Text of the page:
Adoption is ALWAYS about loss.  To see it in any other way is to be emotionally and psychologically blind.

Monday, July 28, 2014

It's time to end the adoption fairy tale

Saturday, July 19, 2014

To Be or Not To denial? That is the question.

What does it mean to be in denial?  We hear a lot about denial these day, as an explanation and as an accusation, but what is it really?   Obviously, anyone who is in it doesn't know it, but how can we know who is and who isn't when we can't peer into another person's mind?  When a birth mother says she's happy with her decision to relinquish her baby, is she being responsible or is she in denial?  When an adoptee proclaims her delight at being adopted, is she truly grateful or is she in denial?

I know I risk being accused of projection or putting words in other people's mouths, but I'm going to chance it anyway, because I know what being in denial feels like.  I've been there.

When you're in denial, you aren't lying to yourself; you actually believe that what you think is true.  It's easy to lie to yourself--my marriage IS a good one, I'm NOT jealous of my best friend, getting fired IS the best thing that ever happened to me--but deep down, you know the truth.  Being in denial is different.

Relinquishing my son for adoption in 1968, when he was three weeks old, was the hardest thing I've ever done, the hardest thing I will ever do.  In many ways, losing a child to adoption is worse than if your child died.  I know that sounds counter-intuitive, but think about it.  Death is an ending that can be mourned.  There are rituals that surround it to ease the pain, and sympathy pours in.  The sympathy may be awkwardly expressed, but it is at least expected.  Death can't be undone, so the loss is permanent and must be dealt with on those terms.  They say time heals all wounds, because the mind can't tolerate the rending of loss forever.  Either you recover and heal, or you go mad or die yourself.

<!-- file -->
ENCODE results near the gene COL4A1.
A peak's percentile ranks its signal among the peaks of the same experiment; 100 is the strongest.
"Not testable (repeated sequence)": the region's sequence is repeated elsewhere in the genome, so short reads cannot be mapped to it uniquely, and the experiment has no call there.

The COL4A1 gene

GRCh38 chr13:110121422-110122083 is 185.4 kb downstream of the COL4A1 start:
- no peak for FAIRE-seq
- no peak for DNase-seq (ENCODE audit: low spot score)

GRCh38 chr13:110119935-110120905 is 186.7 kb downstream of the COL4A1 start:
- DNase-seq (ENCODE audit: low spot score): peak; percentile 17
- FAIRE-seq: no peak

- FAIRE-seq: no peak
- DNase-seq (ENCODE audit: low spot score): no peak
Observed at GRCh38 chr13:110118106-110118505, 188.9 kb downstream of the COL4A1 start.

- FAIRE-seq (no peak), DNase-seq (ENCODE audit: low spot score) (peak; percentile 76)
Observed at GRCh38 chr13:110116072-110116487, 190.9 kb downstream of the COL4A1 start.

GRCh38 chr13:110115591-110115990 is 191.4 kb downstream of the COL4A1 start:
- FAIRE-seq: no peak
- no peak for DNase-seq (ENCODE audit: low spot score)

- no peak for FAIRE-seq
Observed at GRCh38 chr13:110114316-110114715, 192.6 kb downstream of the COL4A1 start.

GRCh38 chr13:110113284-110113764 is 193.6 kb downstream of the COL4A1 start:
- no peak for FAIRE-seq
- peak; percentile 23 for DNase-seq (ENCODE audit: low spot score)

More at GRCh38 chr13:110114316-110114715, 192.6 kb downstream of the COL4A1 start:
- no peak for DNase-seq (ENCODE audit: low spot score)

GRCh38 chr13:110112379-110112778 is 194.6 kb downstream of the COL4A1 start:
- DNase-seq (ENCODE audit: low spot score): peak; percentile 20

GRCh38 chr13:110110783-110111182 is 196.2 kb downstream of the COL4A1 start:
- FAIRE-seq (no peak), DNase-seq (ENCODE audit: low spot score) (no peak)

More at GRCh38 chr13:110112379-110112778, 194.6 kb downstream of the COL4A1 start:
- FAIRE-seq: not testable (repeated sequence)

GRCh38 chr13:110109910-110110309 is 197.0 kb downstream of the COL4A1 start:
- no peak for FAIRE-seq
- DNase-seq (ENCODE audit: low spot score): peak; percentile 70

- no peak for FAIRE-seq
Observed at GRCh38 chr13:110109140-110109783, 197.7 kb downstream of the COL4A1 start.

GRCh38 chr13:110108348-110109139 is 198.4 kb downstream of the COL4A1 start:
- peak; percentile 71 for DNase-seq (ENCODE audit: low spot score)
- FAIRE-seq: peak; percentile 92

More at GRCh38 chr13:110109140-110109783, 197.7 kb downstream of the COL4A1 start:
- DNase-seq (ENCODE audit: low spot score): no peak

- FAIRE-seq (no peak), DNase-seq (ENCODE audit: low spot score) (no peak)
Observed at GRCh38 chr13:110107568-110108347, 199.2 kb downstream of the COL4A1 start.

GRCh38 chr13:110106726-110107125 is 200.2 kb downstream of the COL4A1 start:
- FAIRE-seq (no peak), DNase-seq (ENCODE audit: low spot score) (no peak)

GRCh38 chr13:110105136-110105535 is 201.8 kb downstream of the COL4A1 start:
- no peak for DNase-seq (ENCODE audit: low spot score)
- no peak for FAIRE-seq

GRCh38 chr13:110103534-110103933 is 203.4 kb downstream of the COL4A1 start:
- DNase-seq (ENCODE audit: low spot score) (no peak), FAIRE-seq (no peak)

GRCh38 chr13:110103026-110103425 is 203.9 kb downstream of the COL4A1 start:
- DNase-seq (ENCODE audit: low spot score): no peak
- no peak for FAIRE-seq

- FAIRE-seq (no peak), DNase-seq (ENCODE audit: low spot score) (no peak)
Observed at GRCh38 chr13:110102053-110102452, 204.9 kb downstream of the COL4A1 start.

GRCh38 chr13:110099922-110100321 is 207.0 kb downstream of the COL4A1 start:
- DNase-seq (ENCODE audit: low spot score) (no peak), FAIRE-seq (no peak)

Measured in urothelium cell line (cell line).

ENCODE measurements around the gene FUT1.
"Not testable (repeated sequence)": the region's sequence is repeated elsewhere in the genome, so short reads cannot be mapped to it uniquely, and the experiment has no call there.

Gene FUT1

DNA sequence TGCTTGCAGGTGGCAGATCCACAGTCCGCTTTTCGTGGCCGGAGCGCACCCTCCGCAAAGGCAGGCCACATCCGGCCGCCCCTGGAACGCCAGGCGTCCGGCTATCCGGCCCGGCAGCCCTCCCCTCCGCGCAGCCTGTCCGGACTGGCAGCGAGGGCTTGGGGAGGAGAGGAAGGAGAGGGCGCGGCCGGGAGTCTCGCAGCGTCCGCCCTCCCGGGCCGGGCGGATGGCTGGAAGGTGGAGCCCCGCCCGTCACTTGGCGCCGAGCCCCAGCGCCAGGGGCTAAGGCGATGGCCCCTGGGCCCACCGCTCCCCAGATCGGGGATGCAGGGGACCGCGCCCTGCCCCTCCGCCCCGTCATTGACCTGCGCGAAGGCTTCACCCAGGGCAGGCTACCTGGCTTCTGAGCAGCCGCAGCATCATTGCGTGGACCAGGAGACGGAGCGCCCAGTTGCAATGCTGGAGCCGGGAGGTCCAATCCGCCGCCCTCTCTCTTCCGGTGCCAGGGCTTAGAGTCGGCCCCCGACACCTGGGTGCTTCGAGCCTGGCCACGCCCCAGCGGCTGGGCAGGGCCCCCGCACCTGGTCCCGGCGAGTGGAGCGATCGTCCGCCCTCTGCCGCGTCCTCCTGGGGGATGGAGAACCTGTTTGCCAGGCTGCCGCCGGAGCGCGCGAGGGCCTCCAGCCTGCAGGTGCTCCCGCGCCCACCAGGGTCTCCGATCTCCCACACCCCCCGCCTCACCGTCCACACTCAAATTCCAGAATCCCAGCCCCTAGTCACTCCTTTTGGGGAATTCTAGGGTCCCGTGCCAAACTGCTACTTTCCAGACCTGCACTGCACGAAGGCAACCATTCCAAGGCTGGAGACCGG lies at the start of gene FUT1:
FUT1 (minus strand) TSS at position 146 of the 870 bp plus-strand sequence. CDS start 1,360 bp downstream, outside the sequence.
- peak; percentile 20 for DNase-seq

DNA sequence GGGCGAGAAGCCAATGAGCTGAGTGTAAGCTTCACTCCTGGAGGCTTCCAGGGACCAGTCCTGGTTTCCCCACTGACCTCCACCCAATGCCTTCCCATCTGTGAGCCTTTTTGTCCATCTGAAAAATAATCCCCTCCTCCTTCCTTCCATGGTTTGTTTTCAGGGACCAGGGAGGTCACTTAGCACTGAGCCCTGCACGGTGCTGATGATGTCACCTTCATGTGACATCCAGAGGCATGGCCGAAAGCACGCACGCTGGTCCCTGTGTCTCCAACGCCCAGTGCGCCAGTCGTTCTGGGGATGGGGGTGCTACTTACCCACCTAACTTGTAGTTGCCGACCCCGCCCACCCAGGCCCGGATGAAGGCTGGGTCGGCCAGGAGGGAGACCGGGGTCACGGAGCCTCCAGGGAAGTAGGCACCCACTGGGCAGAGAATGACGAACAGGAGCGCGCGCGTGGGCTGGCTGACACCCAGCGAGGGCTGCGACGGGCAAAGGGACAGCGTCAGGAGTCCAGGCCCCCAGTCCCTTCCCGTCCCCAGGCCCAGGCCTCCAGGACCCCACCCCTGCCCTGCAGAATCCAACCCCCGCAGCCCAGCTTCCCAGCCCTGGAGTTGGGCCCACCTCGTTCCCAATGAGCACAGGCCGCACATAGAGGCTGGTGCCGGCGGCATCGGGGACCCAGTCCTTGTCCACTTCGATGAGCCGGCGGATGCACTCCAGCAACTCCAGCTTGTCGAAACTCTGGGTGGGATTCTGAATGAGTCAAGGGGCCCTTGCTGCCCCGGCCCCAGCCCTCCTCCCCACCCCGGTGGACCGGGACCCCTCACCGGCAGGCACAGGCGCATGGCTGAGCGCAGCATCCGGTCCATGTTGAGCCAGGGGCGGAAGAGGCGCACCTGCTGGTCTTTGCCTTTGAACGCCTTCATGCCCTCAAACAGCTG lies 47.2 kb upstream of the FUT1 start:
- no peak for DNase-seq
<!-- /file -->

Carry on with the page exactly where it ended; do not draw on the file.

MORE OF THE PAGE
Adoption is not a death; it is a parting.  Most of us have the experience of parting from friends, from lovers, even from spouses, and we eventually recover and move on.  But there is one parting from which recovery isn't possible: the loss of a child to adoption.  The mother-infant bond is the strongest bond in nature (unless you're a reptile, and even some of them demonstrate maternal behavior).  Our very survival as a species depends on it.  When that bond is severed, the damage to mother and baby in incalculable and, I suggest, permanent.  Because of the intractability of this specific kind of grief, the only way to try to integrate it is to go into denial, to shut that mental door and make sure it never opens.  The experts call this "ambiguous loss."  The parents of missing children experience it, as do the families of soldiers missing in action.  We all know this.  Yet as a society we remain in denial when it comes to adoption.

For years and years I was a believer in and supporter of adoption.  I BELIEVED in adoption and adopted a baby from Vietnam myself in 1974.  I subscribed to the Holt Adoption Agency's newsletter for many years, read many books that praised adoption, especially transracial adoption, and joined parent groups for families with adopted, foreign-born children.  Whenever I saw another family with a child of a different race, I wanted to go up to them and say, "I am one of you."  I believed I was "paying it forward" when I adopted my Vietnamese son.  Someone had given my first son a home; now I was in a sense returning the favor.